Clients seeking to finance the purchase of equipment are advised that the time required to complete all the necessary legal documents may be quite lengthy. School districts may only finance the purchase of equipment through statutorily-defined avenues. Two common ways to finance equipment purchases are through either an installment purchase agreement (“IPA”) or a lease purchase agreement (“LPA”).
Installment purchase agreements are authorized by Act 99 of 1933, whereas lease purchase agreements are authorized under the Revised School Code. Both methods of financing require the board to adopt a resolution authorizing the financing agreement. Under Michigan law, only the board of education is authorized to enter into a contract and bind the district. Accordingly, it is crucial that the board members have a copy of the IPA or the LPA in front of them when they adopt the authorizing resolution. In Thrun Law Firm documents, the form of the LPA or IPA to be delivered in connection with the transaction is included in “Exhibit A,” attached to the authorizing resolution.
After the authorizing resolution is adopted, the district may opt to solicit bids from local banks to finance the equipment purchase. Alternatively, if the district has already received a bid for the financing, then the board will need to approve the interest rate and accept any other terms included in the bid at the time that it adopts the authorizing resolution. After a financing bid has been approved and accepted, various officers and agents of the district must sign and return all of the closing documents and certificates to Thrun Law Firm so that we can provide our legal opinion approving the transaction. While many of these documents and certificates may be executed by district administrators, others must be executed by an officer of the board of education.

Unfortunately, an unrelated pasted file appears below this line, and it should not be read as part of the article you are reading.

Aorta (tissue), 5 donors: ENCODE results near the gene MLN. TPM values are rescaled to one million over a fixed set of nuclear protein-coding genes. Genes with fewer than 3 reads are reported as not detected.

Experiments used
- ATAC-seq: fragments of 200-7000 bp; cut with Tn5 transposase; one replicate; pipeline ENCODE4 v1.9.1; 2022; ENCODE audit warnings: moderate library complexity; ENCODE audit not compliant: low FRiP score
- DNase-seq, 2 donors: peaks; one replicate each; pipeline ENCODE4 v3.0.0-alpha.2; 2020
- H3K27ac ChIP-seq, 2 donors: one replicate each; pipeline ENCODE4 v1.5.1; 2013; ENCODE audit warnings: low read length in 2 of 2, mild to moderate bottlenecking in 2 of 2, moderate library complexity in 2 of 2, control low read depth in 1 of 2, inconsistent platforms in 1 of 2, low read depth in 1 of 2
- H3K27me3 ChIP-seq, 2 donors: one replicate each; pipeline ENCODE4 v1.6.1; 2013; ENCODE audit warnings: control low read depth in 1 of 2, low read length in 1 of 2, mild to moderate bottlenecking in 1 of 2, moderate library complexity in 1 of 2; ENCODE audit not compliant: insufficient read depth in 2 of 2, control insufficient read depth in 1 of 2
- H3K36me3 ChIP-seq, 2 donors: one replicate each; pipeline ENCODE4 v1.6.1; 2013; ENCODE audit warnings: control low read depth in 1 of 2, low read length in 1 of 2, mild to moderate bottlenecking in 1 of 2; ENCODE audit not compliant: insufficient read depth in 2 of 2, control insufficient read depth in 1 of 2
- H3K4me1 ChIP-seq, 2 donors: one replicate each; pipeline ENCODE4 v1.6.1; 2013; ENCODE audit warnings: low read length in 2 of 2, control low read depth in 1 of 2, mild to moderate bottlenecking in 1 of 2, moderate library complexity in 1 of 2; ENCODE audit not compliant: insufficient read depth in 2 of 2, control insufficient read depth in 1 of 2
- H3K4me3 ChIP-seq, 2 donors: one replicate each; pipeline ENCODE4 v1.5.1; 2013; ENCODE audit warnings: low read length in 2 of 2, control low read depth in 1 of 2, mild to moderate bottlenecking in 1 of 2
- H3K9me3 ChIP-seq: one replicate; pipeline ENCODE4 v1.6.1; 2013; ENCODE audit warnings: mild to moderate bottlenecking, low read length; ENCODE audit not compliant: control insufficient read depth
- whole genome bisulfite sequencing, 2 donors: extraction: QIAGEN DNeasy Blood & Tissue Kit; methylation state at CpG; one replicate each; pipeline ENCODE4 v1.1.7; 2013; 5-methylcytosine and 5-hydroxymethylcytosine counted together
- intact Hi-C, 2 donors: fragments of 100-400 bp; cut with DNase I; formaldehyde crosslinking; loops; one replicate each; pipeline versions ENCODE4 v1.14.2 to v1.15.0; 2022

The financing agreement itself also needs to be executed by the relevant parties. In the case of an IPA, the district, the vendor, and the financing bank will need to sign the IPA for it to be valid. Gathering the signatures from all three parties may take more time than anticipated. Additional time also may be required to negotiate and document any changes that may be requested by the vendor or the bank. A signed legal opinion approving the transaction cannot be delivered to the school district and bank until all of the original executed closing documents and certificates for the transaction have been received.
Additional time is frequently required to complete the process when school districts elect to document the transaction using forms prepared by a national leasing company [or bank] for use throughout the country. Such forms often require significant modification because they include terms that are very unfavorable to school districts and contrary to Michigan law. Therefore, we ask that our clients notify us as soon as possible after making a decision to finance equipment acquisitions. This will give all parties involved the time necessary to smoothly and efficiently complete the transaction in a timely manner.